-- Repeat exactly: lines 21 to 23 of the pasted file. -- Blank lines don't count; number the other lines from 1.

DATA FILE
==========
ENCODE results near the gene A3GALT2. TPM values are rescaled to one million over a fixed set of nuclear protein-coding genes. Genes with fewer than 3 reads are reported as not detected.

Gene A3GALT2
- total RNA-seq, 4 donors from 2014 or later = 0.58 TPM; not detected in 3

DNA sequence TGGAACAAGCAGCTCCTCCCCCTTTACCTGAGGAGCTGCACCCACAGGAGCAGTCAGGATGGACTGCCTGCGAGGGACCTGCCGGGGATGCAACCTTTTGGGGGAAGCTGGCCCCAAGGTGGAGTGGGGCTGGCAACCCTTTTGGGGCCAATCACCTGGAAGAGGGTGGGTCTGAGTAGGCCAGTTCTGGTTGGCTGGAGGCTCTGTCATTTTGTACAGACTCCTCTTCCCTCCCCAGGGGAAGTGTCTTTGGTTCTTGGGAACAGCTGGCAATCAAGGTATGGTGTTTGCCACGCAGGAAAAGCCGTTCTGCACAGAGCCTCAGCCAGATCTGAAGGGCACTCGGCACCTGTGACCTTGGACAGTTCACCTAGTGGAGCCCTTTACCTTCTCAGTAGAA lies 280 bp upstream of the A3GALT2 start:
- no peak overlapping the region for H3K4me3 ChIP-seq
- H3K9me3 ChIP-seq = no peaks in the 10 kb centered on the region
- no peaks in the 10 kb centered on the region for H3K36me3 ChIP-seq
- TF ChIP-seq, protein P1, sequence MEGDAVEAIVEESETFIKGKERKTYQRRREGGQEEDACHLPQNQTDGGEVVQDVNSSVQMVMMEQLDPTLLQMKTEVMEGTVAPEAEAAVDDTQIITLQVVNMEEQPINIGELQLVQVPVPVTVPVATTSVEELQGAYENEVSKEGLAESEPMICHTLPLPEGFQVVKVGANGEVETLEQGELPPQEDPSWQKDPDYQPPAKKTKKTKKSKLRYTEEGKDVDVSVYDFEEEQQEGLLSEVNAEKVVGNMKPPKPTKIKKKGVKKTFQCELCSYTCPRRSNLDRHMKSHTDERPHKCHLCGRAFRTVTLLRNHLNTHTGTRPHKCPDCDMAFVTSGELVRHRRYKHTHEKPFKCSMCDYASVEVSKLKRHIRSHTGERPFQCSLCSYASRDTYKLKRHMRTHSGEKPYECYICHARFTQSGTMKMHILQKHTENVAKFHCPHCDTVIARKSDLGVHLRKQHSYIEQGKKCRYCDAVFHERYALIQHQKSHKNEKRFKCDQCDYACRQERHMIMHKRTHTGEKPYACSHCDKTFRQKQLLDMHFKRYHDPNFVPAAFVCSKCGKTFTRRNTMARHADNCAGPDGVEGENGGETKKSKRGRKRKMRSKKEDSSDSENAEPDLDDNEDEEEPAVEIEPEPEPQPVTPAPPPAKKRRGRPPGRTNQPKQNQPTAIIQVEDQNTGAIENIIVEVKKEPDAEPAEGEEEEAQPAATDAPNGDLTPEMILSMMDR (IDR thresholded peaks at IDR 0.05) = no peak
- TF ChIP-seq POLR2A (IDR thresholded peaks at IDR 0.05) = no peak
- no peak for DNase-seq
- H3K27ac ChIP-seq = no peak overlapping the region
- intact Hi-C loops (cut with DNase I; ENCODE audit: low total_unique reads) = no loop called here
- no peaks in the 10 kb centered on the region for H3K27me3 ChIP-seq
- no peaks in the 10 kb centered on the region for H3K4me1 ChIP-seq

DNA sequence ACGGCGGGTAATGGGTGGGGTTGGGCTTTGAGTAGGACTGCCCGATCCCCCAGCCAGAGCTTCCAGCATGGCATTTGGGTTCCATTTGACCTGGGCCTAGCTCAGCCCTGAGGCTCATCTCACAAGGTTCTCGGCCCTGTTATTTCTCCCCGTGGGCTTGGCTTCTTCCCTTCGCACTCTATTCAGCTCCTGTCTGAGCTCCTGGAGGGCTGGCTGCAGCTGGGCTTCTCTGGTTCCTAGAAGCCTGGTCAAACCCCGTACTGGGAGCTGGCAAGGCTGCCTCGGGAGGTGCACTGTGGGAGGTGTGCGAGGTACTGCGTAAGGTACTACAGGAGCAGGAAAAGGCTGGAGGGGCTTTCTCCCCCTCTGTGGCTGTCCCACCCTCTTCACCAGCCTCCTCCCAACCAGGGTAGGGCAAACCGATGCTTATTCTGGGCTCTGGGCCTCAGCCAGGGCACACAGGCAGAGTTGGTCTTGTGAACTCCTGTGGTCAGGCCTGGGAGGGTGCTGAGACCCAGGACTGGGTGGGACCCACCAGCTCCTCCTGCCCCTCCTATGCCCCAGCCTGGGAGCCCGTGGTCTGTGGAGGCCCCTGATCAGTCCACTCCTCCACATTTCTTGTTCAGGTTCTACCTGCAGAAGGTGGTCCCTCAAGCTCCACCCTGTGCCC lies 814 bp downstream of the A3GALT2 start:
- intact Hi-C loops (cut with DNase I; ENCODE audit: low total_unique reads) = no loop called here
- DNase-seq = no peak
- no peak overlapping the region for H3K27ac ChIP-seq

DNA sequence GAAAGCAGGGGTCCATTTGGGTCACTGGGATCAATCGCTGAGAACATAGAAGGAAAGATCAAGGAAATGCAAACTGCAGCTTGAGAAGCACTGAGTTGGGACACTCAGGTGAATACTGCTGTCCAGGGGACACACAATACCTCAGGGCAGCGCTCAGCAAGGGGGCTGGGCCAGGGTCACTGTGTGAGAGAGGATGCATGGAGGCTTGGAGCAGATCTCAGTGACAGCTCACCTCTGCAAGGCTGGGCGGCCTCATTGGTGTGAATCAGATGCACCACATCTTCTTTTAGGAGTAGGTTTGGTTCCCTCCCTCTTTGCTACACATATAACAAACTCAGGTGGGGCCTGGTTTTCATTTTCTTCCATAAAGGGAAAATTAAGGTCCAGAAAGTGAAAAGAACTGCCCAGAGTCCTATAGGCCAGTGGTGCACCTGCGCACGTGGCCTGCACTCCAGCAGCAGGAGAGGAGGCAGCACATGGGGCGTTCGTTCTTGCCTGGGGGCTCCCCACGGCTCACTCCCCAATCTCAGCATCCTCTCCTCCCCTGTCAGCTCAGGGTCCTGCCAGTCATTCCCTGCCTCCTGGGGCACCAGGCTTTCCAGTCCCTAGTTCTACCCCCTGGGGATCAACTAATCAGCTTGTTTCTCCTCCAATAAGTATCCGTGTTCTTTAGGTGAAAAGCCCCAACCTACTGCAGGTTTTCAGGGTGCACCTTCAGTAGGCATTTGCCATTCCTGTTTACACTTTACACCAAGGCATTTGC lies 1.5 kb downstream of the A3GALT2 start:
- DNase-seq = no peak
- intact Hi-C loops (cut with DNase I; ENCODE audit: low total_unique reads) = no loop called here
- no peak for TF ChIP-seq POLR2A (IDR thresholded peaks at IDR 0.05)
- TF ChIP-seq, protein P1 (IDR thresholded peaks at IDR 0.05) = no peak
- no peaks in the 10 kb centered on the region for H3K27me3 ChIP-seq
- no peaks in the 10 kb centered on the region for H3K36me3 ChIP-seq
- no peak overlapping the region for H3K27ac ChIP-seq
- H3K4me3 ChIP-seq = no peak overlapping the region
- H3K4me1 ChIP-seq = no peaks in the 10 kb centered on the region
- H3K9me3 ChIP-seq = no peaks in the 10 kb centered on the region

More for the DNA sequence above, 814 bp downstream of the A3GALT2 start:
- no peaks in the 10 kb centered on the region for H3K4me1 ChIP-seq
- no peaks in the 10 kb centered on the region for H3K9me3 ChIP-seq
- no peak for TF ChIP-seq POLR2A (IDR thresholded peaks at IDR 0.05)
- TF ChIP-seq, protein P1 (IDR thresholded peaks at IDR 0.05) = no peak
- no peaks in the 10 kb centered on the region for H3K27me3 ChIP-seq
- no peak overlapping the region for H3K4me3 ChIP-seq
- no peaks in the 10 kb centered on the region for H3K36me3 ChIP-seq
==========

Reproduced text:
- intact Hi-C loops (cut with DNase I; ENCODE audit: low total_unique reads) = no loop called here
- no peak for TF ChIP-seq POLR2A (IDR thresholded peaks at IDR 0.05)
- TF ChIP-seq, protein P1 (IDR thresholded peaks at IDR 0.05) = no peak